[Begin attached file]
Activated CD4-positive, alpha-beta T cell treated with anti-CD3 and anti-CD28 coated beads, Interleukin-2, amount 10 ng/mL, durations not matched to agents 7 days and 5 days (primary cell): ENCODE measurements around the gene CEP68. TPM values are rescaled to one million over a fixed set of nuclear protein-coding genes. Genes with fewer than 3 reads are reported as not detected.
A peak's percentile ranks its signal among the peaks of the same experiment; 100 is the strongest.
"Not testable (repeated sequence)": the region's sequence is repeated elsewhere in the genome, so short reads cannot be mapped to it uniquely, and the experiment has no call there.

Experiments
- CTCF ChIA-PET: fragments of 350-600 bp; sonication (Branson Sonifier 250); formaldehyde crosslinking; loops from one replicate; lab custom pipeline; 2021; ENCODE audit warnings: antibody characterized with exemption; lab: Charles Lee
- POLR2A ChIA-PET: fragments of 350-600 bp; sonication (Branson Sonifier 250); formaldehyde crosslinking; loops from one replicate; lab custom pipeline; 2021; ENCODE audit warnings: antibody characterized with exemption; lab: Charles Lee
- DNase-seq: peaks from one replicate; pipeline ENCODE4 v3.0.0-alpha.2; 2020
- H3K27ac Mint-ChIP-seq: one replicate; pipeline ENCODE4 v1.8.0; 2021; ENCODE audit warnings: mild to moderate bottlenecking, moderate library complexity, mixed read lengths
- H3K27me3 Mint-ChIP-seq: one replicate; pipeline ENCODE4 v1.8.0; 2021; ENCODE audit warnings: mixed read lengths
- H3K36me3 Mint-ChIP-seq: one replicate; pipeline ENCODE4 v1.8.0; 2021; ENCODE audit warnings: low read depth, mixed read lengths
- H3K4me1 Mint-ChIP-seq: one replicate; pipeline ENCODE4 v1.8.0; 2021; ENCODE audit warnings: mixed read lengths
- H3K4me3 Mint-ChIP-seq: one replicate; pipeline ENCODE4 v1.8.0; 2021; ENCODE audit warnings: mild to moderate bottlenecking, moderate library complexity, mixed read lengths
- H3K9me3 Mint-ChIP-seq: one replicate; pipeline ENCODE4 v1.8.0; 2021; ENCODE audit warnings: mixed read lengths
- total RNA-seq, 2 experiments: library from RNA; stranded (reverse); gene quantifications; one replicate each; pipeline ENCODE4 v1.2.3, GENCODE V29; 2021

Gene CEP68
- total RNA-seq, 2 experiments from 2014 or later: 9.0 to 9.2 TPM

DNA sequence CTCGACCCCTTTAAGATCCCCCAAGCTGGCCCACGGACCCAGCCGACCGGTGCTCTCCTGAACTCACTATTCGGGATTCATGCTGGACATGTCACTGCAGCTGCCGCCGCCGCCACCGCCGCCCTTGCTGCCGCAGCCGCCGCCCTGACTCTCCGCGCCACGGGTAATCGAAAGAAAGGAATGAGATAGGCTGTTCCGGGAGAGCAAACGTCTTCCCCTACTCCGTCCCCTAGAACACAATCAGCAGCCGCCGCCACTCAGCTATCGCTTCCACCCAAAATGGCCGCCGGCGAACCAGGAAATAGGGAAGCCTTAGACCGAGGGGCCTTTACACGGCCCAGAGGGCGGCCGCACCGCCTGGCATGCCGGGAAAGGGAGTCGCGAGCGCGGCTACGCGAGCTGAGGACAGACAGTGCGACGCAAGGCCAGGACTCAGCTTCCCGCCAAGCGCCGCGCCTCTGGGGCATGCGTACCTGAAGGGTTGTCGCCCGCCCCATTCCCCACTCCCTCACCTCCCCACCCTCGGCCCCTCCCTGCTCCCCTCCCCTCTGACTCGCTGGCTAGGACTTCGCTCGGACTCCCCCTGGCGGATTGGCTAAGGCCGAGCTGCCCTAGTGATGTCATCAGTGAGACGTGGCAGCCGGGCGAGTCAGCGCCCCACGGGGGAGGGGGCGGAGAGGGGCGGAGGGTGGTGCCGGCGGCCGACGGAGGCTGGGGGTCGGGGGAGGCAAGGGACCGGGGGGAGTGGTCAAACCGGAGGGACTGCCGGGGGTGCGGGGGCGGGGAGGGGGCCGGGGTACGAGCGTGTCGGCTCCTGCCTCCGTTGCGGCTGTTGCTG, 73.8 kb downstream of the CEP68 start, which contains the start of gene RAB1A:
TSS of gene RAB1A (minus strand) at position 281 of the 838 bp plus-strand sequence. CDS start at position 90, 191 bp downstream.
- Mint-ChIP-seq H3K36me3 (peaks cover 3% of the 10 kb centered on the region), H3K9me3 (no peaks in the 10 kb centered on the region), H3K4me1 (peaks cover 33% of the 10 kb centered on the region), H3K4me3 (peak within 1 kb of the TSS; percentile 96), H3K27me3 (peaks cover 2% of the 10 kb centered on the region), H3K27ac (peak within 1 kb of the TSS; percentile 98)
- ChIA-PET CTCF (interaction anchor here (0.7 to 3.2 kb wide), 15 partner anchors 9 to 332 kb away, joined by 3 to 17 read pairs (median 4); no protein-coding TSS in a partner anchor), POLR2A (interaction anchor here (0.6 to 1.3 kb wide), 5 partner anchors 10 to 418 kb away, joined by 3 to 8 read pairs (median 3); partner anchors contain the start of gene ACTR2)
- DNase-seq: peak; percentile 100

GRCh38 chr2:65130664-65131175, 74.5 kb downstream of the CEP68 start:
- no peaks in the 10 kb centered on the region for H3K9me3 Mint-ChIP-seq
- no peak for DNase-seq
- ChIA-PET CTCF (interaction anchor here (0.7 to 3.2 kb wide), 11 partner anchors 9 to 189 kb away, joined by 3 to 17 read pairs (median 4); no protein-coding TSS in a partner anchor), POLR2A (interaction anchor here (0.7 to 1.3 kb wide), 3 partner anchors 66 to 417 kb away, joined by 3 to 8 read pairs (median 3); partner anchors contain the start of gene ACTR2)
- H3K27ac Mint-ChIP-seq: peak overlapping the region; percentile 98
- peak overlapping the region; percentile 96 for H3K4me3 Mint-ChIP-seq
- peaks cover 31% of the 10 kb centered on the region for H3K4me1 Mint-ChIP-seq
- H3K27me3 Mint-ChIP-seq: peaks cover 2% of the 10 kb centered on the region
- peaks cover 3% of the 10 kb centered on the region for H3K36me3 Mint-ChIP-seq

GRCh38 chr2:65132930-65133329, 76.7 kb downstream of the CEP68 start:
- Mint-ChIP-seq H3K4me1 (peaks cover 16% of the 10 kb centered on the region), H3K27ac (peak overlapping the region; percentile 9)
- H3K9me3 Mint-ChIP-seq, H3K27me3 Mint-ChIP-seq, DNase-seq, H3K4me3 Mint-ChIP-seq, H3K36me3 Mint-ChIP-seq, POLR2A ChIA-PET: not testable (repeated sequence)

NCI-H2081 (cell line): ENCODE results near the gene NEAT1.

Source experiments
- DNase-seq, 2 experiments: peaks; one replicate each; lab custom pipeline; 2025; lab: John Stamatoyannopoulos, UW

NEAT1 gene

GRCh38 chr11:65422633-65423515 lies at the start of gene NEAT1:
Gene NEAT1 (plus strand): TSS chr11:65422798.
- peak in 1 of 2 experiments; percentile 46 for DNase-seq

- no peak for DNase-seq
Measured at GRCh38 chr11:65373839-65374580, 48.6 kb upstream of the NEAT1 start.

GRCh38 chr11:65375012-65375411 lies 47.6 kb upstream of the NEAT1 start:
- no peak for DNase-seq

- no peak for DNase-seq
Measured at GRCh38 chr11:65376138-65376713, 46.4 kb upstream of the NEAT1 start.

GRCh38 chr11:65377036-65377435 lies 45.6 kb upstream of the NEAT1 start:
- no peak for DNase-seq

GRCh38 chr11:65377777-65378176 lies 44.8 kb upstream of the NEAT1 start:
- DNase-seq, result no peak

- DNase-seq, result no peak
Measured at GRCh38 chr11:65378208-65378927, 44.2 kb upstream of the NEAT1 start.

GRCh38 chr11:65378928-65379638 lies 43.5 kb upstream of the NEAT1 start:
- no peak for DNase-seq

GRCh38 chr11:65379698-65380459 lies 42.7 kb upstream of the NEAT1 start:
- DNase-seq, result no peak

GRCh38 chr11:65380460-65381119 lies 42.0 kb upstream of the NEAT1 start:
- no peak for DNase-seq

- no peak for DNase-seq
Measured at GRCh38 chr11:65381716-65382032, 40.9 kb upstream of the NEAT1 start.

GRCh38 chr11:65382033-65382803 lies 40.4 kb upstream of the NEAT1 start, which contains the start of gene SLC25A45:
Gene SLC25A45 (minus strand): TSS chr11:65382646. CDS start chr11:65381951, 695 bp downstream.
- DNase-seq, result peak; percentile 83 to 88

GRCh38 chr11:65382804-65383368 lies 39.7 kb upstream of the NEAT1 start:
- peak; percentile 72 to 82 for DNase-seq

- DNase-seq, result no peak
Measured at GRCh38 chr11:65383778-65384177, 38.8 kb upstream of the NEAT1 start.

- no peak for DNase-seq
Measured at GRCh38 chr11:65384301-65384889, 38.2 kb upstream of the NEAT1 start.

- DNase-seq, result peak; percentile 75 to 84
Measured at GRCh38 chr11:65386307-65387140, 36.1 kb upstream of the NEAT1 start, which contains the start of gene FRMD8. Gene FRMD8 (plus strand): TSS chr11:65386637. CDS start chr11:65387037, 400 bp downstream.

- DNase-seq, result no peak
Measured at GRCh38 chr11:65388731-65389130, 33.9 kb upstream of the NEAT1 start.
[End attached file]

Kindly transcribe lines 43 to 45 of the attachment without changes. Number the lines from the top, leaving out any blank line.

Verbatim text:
GRCh38 chr11:65375012-65375411 lies 47.6 kb upstream of the NEAT1 start:
- no peak for DNase-seq

- no peak for DNase-seq